A ZIP file containing 2 files looks like this, when scanned with zipdump’s option -f list:

Starting with 2 PK0304 records (one for each contained file), followed by 2 PK0102 records, and 1 PK0506 record.

Armed with this knowledge, we take a look at our malicious ZIP file:

We see 2 PK0506 records, and this is unusual.

We see the following sequence of records twice: PK0304, PK0102, PK0506.

From our previous examples, we can now understand that this sample contains 2 ZIP files.

Remark that zipdump assigned an index to both PK0506 records: 1 and 2. This index can be used to select one of the 2 ZIP files for further analysis. Like in this example, where I select the first ZIP file:

Using option “-f 1” (in stead of “-f list”) selects the first ZIP file in the provide sample, and lists its content.

It can then be further analyzed with zipdump like usual, for example, selecting the first file (order.jpg) inside the first ZIP file for an hex/ascii dump:

Likewise, “-f 2” will select the second ZIP file found inside the sample:

-f is a new option that I added for special/malformed ZIP files, but this is a work in progress, as there are many ways to malform ZIP files.

For example, I created a PoC malformed ZIP file that contains a single file, with reversed PK record order. Here is the output for the normal and “reversed” zip files (malformed, e.g. PK records order reversed):

This file can be opened with Windows Explorer, but there are tools and libraries than can not handle it. Like Python’s zipfile module:

I will further develop zipdump to handle malformed ZIP files as best as possible.

The current version (zipdump 0.0.16) is just a start:

  • it parses only 3 PK record types (PK0304, PK0102 and PK0506), other types are ignored
  • it does minimal parsing of these records: for example, there is no parsing/checking of offsets in this version

And finally, I also created a video showing how to use this new feature:

Tuesday 31 December 2019

YARA “Ad Hoc Rules”

Filed under: My Software — Didier Stevens @ 14:42

Several of my tools support YARA rules.

And of those tools, many support what I like to call “Ad Hoc rules” (or Here rules).

An Ad Hoc YARA rule is a rule that isn’t stored in a file, but is passed via the command line, and is generated ad hoc by the tool for you.

Take for example oledump.py.

When you issue the command “oledump.py -y trojan.yara sample.vir”, oledump will load all the rules found inside file trojan.yara, and scan the streams of document sample.vir with these rules.

But if you want to search for a simple string, say “virus.exe”, then you have to create a YARA rule to search for this string, store it inside a file, and pass this file to oledump via option -y.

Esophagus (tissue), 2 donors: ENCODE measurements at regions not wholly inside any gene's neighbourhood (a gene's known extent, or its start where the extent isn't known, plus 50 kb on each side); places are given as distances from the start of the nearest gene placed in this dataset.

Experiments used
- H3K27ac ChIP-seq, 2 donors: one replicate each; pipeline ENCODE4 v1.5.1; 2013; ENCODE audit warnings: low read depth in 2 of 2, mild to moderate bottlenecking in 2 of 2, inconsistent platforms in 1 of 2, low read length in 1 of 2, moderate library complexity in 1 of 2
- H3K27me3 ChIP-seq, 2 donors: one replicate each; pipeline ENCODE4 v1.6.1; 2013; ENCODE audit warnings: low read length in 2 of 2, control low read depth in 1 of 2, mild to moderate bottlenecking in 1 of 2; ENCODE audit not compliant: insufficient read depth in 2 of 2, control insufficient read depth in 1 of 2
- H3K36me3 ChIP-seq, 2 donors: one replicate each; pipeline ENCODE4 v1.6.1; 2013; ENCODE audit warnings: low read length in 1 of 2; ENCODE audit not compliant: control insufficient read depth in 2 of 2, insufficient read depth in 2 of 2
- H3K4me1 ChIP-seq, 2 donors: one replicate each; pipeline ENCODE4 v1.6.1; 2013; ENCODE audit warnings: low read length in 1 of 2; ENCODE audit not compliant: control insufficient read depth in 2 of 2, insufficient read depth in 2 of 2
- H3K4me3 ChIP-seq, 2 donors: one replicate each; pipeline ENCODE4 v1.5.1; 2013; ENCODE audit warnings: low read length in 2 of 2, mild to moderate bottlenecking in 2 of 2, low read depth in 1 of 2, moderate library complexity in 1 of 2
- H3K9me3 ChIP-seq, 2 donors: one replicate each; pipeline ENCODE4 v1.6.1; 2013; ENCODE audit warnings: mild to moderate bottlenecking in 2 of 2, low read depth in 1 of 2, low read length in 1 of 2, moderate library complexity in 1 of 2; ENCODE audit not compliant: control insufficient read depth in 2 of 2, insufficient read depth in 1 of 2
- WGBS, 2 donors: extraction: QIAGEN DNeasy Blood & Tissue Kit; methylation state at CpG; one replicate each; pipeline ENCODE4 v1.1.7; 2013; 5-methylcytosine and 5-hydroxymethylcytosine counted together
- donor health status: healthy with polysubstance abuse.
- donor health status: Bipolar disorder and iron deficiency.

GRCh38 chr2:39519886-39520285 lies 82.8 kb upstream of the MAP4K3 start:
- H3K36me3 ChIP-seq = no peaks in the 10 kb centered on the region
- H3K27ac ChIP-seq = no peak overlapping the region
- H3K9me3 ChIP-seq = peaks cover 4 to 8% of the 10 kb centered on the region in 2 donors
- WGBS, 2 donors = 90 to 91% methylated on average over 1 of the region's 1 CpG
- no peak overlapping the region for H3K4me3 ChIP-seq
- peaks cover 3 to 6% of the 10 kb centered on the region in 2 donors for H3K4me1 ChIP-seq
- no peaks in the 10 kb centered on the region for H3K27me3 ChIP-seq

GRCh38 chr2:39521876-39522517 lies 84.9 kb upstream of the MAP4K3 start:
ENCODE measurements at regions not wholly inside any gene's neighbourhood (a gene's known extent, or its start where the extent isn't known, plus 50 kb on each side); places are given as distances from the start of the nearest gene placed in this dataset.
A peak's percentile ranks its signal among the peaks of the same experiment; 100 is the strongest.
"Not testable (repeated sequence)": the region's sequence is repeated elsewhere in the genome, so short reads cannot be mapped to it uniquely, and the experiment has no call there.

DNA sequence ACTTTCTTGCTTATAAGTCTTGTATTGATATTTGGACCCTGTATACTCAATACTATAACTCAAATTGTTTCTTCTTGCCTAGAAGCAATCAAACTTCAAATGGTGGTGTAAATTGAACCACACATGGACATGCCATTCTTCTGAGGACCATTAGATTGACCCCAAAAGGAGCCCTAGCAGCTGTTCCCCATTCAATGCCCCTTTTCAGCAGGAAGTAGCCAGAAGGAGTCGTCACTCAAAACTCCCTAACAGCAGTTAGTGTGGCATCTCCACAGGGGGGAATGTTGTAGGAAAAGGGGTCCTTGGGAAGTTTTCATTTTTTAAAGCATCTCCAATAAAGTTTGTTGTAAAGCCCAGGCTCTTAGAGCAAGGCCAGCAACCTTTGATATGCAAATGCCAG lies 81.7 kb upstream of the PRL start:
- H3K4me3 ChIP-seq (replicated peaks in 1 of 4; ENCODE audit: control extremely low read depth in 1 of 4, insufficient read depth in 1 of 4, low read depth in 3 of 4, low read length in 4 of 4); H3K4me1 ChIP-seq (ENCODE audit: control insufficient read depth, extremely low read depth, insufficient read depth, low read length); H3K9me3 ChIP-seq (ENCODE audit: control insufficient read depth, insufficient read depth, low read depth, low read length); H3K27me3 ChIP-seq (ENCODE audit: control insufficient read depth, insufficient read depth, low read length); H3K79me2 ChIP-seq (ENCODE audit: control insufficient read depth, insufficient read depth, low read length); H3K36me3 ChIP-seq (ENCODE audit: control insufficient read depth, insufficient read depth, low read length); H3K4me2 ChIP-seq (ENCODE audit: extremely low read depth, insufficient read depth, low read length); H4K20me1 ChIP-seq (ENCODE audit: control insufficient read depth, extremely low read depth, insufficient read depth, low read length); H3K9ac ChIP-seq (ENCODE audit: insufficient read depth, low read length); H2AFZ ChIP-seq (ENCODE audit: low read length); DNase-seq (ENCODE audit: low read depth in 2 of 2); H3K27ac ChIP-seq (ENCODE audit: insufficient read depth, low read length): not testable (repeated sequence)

Ad hoc rules make this process simpler. Ad hoc rules start with #.

To generate an ad hoc rule for a string, use prefix #s#. Like this:

oledump.py -y “#s#virus.exe sample.vir”

This will generate the following YARA rule:

rule string {strings: $a = “virus.exe” ascii wide nocase condition: $a}

You can also use #x# for hexadecimal, oledump.py -y “#x#D0 CF 11 E0” sample.vir:

rule hexadecimal {strings: $a = { D0 CF 11 E0 } condition: $a}

And #r# for regular expressions, oledump.py -y “#r#[a-z]+” sample.vir

rule regex {strings: $a = / [a-z]+ / ascii wide nocase condition: $a}

And you can also pass YARA rules literally (#), hexadecimal encoded (#h#) and base64 encoded (#b#).

And finally, for passing rules literally with double-quotes (“), you can use #q#: this will replace every single quote (‘) with a double quote (“).


Sunday 29 December 2019

Update: pdf-parser.py Version 0.7.4 and pdfid.py Version 0.2.7

Filed under: My Software,PDF,Update — Didier Stevens @ 0:00

This is a bug fix version.

pdf-parser_V0_7_4.zip (https)
MD5: 51C6925243B91931E7FCC1E39A7209CF
SHA256: FC318841952190D51EB70DAFB0666D7D19652C8839829CC0C3871BBF7E155B6A

pdfid_v0_2_7.zip (https)
MD5: F1852F238386681C2DC40752669B455B
SHA256: FE2B59FE458ECBC1F91A40095FB1536E036BDD4B7B480907AC4E387D9ADB6E60

Saturday 28 December 2019

Update: zipdump.py Version 0.0.16

Filed under: My Software,Update — Didier Stevens @ 0:00

This new version of zipdump.py, a tool to analyze ZIP files, adds option -f to scan for PK records and adds support for Python 3.

More details in an upcoming blog post.

zipdump_v0_0_16.zip (https)
MD5: 616654BDAFFDA1DDE074E6D1A41E8A42
SHA256: F3B6D52BA32D6BA3836D0919F2BBC262F043EF6E26D173DD0965735D4F3B5598

Wednesday 25 December 2019


Filed under: My Software — Didier Stevens @ 13:52

I regularly want to test the behavior of applications opening files downloaded from the Internet.

On Windows, files downloaded from the Internet (with Internet Explorer or Edge, for example) have metadata in an Alternate Data Stream to indicate their origin. This is the Zone.Identifier ADS.

To simulate a download, I will add the ADS myself, and I often refer to my own blog post here and here, as I don’t remember the exact syntax and numbers.

Until recently.

Now, I wrote a small Go program that helps me creating (and removing) the appropriate ADS for a mark-of-web (Zone.Identifier).

Just running zoneidentifier with a filename, will add a Zone.Identifier ADS for zone 3 (Internet) to the file. Like this:

Option -id is used to specify a different zone ID, like this:

And option -remove is used to remove a Zone.Identifier ADS:

zoneidentifier_V0_0_1.zip (https)
MD5: CB1EB21013C6124CB3C1320F6A12207F
SHA256: E867AE693CB5EEA8CF0D252421E347B1309D7F36C9C6A427F7361CD5DD619839

Thursday 19 December 2019

Update: oledump.py Version 0.0.44

Filed under: maldoc,My Software,Update — Didier Stevens @ 0:00

This new version of oledump adds option -f to find embedded ole files, making the analysis of .DWG files with embedded VBA macros (for example) easier.

And there is a new plugin: plugin_version_vba.py. This helps with determining the VBA version.

Here is a video showing the analysis of .DWG files with option -f:

oledump_V0_0_44.zip (https)
MD5: 2BB2CD027327FFD8857CDADC1C988133
SHA256: 1A9C951E95E2FE0FDF3A3DC8E331205BC65C617953F0E30ED3E6AC045F4DD0C0

Monday 9 December 2019

Update: oledump.py Version 0.0.43

Filed under: My Software,Update — Didier Stevens @ 0:00

This new version of oledump.py adds support for Python 3. Several plugins and decoders were also updated for Python 3.

There’s a new option to include storages in the overview: –storages.

And option –decompress now does also VBA decompression (it was zlib only). This helps to decompress the dir stream of documents with VBA macros:

And I added type 1009 to plugin_msg.py: Compressed RTF.

oledump_V0_0_43.zip (https)
MD5: F98A06CED73C4FC2CA153B7E751746B5
SHA256: 4FE1DBAB822CEC2489328CE3D4D272400F23F1FAD266C9D89B49D9F83F3AA27F